‘This reaffirms that, yes, you belong here’
Fifteen years after closing her textbooks, Melissa Koci packed up the life she built out west and came home to chase a dream she thought she had abandoned as a teenager.
With a decade-long career behind her and exam prep books in hand, Koci worried about tackling medical school later in life. She contacted a counselor at her undergraduate alma mater, the University of South Carolina, where she had switched from pre-med to a music major. Koci talked through her fears: Age. Debt. Doubt.
That call gave her the encouragement she needed to sign up for the medical school entrance exam in 2013. She worked full-time as a technician at MUSC on the orthopedic trauma unit and spent every extra moment studying.
|Melissa Koci/photos provided.|
“I hadn’t cracked a science book open in nearly 15 years,” Koci remembered. “I took it very seriously.”
Koci, now a rising fourth-year medical student, plans to become a cardiothoracic surgeon. She earned the Caroline B. Lown Endowed Scholarship this past academic year. Lown, who served in the MUSC president’s office for 26 years until her retirement in 1986, provided funding in her estate to establish the scholarship after her death in 2011.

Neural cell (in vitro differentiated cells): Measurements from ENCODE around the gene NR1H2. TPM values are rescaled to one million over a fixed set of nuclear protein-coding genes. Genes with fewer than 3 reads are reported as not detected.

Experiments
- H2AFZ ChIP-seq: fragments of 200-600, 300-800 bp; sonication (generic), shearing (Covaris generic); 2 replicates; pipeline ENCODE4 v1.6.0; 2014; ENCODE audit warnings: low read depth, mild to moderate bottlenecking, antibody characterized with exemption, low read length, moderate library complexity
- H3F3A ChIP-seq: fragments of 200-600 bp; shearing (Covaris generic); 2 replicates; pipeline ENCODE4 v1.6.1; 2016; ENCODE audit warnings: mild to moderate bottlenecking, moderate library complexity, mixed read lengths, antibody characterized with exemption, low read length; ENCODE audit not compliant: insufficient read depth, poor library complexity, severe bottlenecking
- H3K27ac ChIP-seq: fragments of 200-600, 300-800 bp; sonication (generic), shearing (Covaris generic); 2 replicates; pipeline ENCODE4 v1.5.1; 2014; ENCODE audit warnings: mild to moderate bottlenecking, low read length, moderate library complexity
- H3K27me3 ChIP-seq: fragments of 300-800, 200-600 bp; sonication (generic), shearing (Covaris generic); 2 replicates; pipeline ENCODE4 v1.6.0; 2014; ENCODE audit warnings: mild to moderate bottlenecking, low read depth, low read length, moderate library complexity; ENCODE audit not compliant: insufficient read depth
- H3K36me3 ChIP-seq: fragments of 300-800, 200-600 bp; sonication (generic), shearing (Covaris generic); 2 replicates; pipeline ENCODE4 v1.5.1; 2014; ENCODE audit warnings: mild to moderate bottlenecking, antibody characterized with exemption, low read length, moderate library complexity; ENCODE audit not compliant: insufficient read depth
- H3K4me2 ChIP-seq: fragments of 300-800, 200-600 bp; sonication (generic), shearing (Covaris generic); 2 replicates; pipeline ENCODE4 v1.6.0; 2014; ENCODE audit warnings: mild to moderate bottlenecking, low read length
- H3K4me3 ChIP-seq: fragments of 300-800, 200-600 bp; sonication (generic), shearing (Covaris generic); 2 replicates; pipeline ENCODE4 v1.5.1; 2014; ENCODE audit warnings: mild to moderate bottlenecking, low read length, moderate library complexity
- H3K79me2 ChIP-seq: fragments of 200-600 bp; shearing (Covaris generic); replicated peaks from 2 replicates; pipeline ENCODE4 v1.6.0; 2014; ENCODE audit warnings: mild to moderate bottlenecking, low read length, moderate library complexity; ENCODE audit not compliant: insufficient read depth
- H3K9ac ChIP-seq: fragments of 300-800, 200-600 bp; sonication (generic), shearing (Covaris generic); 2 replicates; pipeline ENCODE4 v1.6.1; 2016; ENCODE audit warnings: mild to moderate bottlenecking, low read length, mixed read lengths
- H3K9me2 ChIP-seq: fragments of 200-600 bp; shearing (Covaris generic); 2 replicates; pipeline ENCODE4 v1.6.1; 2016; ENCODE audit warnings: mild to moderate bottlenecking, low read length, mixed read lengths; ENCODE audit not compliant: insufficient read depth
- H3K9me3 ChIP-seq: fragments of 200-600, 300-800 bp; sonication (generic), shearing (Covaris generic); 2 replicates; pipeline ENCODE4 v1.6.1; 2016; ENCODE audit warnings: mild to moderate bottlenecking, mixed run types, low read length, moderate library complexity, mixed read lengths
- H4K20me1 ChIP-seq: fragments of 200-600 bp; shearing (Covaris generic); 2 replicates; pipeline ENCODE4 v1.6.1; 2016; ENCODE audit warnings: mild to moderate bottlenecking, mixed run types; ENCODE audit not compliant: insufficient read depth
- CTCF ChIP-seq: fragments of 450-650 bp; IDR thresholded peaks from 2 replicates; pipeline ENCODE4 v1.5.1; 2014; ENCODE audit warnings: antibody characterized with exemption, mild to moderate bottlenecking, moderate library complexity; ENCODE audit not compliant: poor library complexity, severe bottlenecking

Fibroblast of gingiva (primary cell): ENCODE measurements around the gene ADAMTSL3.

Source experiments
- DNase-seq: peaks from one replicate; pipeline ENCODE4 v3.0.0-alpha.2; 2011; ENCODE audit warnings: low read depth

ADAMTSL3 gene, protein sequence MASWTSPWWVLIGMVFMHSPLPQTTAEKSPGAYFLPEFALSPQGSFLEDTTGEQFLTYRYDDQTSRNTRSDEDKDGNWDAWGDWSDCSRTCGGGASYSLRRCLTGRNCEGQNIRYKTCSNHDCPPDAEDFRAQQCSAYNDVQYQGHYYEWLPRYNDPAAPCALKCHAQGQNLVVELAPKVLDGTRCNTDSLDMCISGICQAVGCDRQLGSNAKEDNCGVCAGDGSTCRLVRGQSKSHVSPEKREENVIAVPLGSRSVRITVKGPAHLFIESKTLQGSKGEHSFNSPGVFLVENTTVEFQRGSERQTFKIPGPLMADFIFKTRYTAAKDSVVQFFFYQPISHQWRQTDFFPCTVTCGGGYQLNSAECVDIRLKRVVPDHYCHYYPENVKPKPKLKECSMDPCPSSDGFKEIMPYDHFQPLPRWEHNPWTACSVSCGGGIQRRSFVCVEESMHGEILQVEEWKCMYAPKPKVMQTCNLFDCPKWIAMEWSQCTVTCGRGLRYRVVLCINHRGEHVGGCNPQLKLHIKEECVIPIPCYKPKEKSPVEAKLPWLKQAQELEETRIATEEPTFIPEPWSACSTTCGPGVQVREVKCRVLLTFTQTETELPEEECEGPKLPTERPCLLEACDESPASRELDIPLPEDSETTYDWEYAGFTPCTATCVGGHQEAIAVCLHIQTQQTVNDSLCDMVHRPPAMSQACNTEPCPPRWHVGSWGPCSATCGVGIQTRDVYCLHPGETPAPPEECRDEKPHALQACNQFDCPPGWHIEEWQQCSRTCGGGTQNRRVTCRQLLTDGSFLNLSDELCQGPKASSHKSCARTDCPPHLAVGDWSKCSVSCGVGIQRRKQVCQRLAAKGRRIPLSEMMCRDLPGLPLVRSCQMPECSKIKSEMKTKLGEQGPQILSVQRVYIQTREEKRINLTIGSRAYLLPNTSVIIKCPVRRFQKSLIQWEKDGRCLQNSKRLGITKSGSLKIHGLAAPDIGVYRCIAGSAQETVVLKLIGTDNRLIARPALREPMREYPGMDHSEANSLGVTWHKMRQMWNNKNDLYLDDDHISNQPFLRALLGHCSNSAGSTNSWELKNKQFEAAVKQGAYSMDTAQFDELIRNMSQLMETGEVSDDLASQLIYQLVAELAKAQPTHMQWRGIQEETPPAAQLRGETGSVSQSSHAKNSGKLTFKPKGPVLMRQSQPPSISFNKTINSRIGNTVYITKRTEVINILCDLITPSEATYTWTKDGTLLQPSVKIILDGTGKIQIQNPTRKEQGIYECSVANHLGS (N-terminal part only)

Wanda Taylor, assistant dean for admissions in the College of Medicine, remembered Lown as the unofficial historian of the president’s office – someone who knew what every color signified at graduation. “This was before Google,” Taylor said. “She was the person you went to.”
“She was very knowledgeable but also very approachable,” Taylor added. “She was kind of like the force behind that office. She was behind the scenes but carried a big stick.”
Taylor said Koci’s achievements pay homage to Lown’s legacy, not only because of Koci’s academic qualifications but also her leadership among her peers, especially in student wellness initiatives.
Soon after completing her undergraduate degree, Koci made her way to New Mexico, where she learned a new yoga style that helped her overcome panic attacks that had plagued her childhood. She trained to become a teacher and went on to help open several more yoga centers around the state before rising to a managerial role in Arizona.
|Melissa Koci with her parents.|
After 10 years, she wanted a change, and she wanted to see more of her family back in South Carolina.
“It was a two-year process making the decision,” she said. “I was coming from a business with women in the overwhelming majority of leadership positions, whereas in medicine sometimes there are no other women in the room.”
From what others have shared about Lown, Koci knows that her scholarship’s namesake stood out as a leader within her profession as well. “Even though I never met her, I still connect with her as the recipient of her generosity,” Koci said.
“It’s an honor, because I know someone recognized my efforts and thought I deserved it,” she added. “It does feel validating because, like many of my peers, you get that imposter syndrome, and this reaffirms that – yes, you belong here.”